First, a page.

Deputy Assistant Secretary for European and Eurasian Affairs and Special Representative to the Western Balkans Gabriel Escobar Interview with Reporteri, January 27, 2022
Is your official visit to Pristina confirmed on January 31 and February 1? If so, what will be the agenda for this visit? Who will you meet and what will be the key topics of discussion?
I will travel to Brussels, Pristina, and Belgrade from January 30 to February 4 and plan to be in Kosovo from January 31 to February 2. This will be my first trip to Kosovo in my new role as Special Representative to the Western Balkans, and I am very much looking forward to it. I will be traveling with EU Special Representative Miroslav Lacjak. In Pristina, we plan to meet with Kosovo’s political leaders to advance the EU-facilitated Dialogue. The U.S. goal is a comprehensive agreement that normalizes Serbia-Kosovo relations centered on mutual recognition.
After Pristina, will your visit continue in Belgrade or not? Will dialogue be the focus of your meetings? What exactly will you ask the officials in Pristina? And what about in Belgrade?
I will travel to Belgrade on February 2, delivering the same message to leaders in both capitals: prioritizing the EU-facilitated Dialogue is the best way for leaders to deliver for their citizens. The status quo is not working, as we can see by the continued exodus of young people who believe their future is elsewhere. I have hope that leaders in Serbia and Kosovo understand the importance of moving forward, not backward, through the EU-facilitated Dialogue toward comprehensive normalization of their relations, which remains essential for their respective EU paths.
And when it comes to dialogue, there are currently no high-level meetings between the parties. How do you assess the approach of the parties in this process?
Kosovo and Serbia are culturally European, historically European, and their economies are tied to Europe. Their citizens deserve to enjoy European values of rule of law, freedom, and respect for human rights.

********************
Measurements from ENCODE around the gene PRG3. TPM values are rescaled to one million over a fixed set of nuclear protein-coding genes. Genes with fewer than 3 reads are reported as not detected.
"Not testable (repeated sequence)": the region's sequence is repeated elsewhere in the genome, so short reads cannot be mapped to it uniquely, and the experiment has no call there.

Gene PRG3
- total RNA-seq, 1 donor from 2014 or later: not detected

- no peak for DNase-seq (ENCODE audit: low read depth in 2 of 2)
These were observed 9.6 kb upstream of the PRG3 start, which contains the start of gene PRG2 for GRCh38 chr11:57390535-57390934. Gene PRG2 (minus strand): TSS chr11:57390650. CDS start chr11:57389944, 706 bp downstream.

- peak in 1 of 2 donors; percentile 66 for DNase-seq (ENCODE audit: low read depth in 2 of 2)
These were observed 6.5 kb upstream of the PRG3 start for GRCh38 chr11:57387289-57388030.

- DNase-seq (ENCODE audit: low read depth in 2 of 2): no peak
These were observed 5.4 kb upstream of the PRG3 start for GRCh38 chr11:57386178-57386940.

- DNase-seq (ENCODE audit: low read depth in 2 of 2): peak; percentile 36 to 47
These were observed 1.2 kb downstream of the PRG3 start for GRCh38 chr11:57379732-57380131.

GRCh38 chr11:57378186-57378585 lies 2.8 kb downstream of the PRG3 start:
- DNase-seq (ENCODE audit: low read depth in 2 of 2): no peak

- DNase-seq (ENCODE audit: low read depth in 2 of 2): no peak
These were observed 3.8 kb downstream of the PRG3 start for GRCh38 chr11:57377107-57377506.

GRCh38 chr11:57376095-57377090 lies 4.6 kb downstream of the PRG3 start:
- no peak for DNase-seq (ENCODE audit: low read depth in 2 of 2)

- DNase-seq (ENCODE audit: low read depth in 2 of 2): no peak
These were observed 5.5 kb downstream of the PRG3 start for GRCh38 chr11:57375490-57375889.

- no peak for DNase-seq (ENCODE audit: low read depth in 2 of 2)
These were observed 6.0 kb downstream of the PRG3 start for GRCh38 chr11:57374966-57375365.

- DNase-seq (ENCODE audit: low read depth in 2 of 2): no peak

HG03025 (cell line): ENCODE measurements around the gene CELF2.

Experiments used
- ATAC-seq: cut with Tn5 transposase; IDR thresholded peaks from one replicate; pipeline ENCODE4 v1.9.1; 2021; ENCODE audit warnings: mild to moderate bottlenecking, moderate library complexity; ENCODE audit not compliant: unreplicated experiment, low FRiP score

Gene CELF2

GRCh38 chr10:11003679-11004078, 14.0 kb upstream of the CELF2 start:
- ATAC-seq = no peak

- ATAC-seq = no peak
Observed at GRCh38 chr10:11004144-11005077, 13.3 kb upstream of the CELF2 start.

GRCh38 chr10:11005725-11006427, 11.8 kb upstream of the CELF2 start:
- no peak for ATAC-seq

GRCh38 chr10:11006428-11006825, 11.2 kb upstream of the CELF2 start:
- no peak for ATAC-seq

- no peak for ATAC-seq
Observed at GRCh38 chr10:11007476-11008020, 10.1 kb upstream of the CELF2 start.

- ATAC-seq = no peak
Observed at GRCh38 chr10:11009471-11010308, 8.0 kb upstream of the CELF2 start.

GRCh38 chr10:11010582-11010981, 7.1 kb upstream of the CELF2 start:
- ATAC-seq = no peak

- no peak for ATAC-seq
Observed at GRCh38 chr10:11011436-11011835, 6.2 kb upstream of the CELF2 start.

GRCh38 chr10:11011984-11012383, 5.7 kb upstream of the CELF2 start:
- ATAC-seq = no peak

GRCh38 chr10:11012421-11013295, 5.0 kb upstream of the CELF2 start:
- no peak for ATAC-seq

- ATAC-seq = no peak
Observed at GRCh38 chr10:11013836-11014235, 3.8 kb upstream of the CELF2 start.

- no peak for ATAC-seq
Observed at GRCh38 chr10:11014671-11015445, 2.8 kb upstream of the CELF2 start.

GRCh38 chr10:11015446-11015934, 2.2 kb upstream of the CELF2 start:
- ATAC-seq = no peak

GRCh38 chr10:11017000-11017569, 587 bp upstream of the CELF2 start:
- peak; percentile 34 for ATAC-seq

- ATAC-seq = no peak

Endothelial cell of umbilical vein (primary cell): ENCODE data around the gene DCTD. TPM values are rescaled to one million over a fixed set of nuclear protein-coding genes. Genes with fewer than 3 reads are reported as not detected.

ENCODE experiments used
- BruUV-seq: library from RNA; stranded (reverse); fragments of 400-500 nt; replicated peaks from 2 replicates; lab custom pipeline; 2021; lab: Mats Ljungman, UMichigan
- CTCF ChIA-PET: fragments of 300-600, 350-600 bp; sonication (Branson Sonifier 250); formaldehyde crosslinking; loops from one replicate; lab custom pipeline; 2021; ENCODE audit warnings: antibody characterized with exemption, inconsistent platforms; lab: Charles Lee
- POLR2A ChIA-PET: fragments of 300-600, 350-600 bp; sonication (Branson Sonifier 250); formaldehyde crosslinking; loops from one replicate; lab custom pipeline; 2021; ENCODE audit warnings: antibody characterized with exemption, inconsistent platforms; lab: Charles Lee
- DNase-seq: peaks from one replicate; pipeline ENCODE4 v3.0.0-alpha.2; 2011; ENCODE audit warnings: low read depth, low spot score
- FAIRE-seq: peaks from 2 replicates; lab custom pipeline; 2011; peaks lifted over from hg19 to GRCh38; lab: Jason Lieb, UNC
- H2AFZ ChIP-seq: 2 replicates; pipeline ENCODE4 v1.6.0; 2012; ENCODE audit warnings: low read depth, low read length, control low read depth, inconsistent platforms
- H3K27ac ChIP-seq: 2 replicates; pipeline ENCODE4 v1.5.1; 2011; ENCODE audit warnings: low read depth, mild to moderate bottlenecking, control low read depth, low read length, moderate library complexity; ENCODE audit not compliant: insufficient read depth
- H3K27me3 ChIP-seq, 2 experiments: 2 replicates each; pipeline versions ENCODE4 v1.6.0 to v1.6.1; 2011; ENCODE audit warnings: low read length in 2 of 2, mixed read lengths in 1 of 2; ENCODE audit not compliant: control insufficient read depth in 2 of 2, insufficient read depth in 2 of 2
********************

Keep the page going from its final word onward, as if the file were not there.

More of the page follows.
We continue to call on both Kosovo and Serbia to fully implement the agreements and commitments they made in Brussels. Doing this will require flexibility, creativity, and, in some cases, compromise. Our expectation and hope are for lead negotiators and leaders in Belgrade and Pristina to engage with each other honestly, openly, and in the spirit of compromise.
Former chief negotiator of the Kosovo-Serbia dialogue, Robert Cooper, in an interview with local media last year stated that “the US in my time was not officially at the negotiating table, but they were there. I remember a case where the situation was tense between the parties, the meeting was interrupted, and they did not want the dialogue to continue. But after a call from the White House, I do not know what happened, but the parties returned to the table.” Will this role of America be restored in the current EU-mediated dialogue process?
The Dialogue is between two parties: Kosovo and Serbia. The EU is the logical actor to facilitate the dialogue, as Kosovo and Serbia’s future success is tied directly to Brussels and their respective future accessions into the EU. The United States, however, is a strong supporter and advocate for this EU-facilitated Dialogue and we are supporting the effort to achieve a comprehensive agreement on normalization, which President Biden has said should be “centered on mutual recognition.”
Is there an alternative to establishing an Association of Serb Majority Municipalities? Prime Minister Kurti has stated several times after taking a second term that “there will be no ethnic association”, implying the rejection of the agreement reached in Brussels, initially in 2013 and then in 2015.
We expect both Kosovo and Serbia to honor their prior commitments. The Government of Kosovo has made a commitment for the Association of Serb Majority Municipalities (ASM) to exist. The United States has not and will not dictate what this ASM should do or what its authorities should be; that’s a sovereign decision for the Government of Kosovo. There are workable models available including many that would allow for better local coordination without adding additional layers of government or executive power. We encourage the Government of Kosovo to carefully consider these models.
The US has stressed that the final agreement requires compromise from both sides. Prime Minister Kurti said that Kosovo has made many compromises with the Ahtisaari Pact. How do you see the possibility of reaching an agreement when the parties are firmly positioned in their positions?
Things can seem impossible until they are not. It is all about political will.
Let me make clear – no one is asking Kosovo to “compromise” its sovereignty or territorial integrity; those issues are firmly established. That said, it is important to conclude this negotiation on a comprehensive normalization agreement centered on mutual recognition. The young people of the Western Balkans region are leaving their countries to find jobs and opportunities elsewhere, and they are doing this for the simple reason that there are not enough opportunities for them at home. It’s time to give these young people an opportunity to use their energy and ingenuity to build their futures and prosper in their own countries. We encourage the leaders of Serbia and Kosovo to find proactive solutions that put their people first and with that in mind will cultivate European integration and economic prosperity.